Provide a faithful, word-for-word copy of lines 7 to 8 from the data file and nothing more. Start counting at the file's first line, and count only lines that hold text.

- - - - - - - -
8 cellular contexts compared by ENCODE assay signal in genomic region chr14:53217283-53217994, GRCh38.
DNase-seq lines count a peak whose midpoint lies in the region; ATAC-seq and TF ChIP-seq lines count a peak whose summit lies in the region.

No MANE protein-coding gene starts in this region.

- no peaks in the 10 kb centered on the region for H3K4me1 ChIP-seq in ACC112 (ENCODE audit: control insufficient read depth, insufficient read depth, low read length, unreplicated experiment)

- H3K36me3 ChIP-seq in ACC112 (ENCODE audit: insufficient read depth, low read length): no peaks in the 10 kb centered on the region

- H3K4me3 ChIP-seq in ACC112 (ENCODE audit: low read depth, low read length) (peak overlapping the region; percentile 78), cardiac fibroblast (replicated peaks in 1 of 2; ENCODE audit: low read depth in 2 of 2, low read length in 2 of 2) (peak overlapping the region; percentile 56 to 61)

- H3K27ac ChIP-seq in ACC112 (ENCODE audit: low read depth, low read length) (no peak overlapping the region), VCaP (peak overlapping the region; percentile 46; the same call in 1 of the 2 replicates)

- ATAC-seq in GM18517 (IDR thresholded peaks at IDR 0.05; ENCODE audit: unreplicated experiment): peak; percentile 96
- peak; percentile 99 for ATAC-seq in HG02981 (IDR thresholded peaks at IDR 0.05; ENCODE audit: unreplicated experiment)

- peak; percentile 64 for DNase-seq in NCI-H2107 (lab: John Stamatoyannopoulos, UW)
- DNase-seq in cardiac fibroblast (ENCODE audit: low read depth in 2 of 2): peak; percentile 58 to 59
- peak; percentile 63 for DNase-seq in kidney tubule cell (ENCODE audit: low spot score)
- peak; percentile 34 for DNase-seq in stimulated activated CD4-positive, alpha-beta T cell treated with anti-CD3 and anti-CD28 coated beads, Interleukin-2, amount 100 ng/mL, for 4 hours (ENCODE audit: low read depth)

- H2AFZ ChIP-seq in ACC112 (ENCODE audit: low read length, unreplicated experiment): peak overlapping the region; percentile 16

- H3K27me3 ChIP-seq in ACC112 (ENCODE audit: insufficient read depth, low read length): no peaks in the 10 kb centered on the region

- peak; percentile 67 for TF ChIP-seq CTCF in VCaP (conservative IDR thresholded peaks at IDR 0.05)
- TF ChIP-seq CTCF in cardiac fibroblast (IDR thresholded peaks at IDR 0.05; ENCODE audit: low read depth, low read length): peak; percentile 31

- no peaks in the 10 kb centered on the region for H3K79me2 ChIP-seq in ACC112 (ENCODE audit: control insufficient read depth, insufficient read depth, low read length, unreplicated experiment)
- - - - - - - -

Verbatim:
- H3K27ac ChIP-seq in ACC112 (ENCODE audit: low read depth, low read length) (no peak overlapping the region), VCaP (peak overlapping the region; percentile 46; the same call in 1 of the 2 replicates)

- ATAC-seq in GM18517 (IDR thresholded peaks at IDR 0.05; ENCODE audit: unreplicated experiment): peak; percentile 96